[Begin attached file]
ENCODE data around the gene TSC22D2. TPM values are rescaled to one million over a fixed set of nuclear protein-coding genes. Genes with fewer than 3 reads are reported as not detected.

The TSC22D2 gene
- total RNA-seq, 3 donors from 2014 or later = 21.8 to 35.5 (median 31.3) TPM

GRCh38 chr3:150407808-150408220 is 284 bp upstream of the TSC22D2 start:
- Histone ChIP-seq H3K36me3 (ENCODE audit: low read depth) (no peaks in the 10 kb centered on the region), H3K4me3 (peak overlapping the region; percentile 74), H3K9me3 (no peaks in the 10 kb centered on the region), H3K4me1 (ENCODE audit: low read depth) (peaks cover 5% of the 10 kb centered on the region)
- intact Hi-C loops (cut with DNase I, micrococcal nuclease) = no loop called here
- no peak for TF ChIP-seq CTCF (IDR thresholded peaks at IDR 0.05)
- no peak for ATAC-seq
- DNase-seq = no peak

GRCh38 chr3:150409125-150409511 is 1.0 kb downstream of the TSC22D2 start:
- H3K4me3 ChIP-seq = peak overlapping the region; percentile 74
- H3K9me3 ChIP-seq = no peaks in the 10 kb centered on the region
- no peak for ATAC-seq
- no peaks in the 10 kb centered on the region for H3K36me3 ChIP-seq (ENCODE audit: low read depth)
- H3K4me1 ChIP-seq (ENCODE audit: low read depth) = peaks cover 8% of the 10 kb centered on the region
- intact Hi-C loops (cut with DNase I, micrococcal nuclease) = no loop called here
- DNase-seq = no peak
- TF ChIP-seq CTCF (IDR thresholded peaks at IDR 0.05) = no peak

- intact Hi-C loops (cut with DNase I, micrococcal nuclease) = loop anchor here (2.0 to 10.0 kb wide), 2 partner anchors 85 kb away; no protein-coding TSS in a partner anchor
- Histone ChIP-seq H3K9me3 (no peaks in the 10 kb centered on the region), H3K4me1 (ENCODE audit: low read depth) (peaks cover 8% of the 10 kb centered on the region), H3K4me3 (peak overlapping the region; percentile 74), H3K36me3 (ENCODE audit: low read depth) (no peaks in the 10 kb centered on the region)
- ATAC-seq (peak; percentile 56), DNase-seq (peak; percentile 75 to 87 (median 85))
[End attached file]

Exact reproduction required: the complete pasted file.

ENCODE data around the gene TSC22D2. TPM values are rescaled to one million over a fixed set of nuclear protein-coding genes. Genes with fewer than 3 reads are reported as not detected.

The TSC22D2 gene
- total RNA-seq, 3 donors from 2014 or later = 21.8 to 35.5 (median 31.3) TPM

GRCh38 chr3:150407808-150408220 is 284 bp upstream of the TSC22D2 start:
- Histone ChIP-seq H3K36me3 (ENCODE audit: low read depth) (no peaks in the 10 kb centered on the region), H3K4me3 (peak overlapping the region; percentile 74), H3K9me3 (no peaks in the 10 kb centered on the region), H3K4me1 (ENCODE audit: low read depth) (peaks cover 5% of the 10 kb centered on the region)
- intact Hi-C loops (cut with DNase I, micrococcal nuclease) = no loop called here
- no peak for TF ChIP-seq CTCF (IDR thresholded peaks at IDR 0.05)
- no peak for ATAC-seq
- DNase-seq = no peak

GRCh38 chr3:150409125-150409511 is 1.0 kb downstream of the TSC22D2 start:
- H3K4me3 ChIP-seq = peak overlapping the region; percentile 74
- H3K9me3 ChIP-seq = no peaks in the 10 kb centered on the region
- no peak for ATAC-seq
- no peaks in the 10 kb centered on the region for H3K36me3 ChIP-seq (ENCODE audit: low read depth)
- H3K4me1 ChIP-seq (ENCODE audit: low read depth) = peaks cover 8% of the 10 kb centered on the region
- intact Hi-C loops (cut with DNase I, micrococcal nuclease) = no loop called here
- DNase-seq = no peak
- TF ChIP-seq CTCF (IDR thresholded peaks at IDR 0.05) = no peak

- intact Hi-C loops (cut with DNase I, micrococcal nuclease) = loop anchor here (2.0 to 10.0 kb wide), 2 partner anchors 85 kb away; no protein-coding TSS in a partner anchor
- Histone ChIP-seq H3K9me3 (no peaks in the 10 kb centered on the region), H3K4me1 (ENCODE audit: low read depth) (peaks cover 8% of the 10 kb centered on the region), H3K4me3 (peak overlapping the region; percentile 74), H3K36me3 (ENCODE audit: low read depth) (no peaks in the 10 kb centered on the region)
- ATAC-seq (peak; percentile 56), DNase-seq (peak; percentile 75 to 87 (median 85))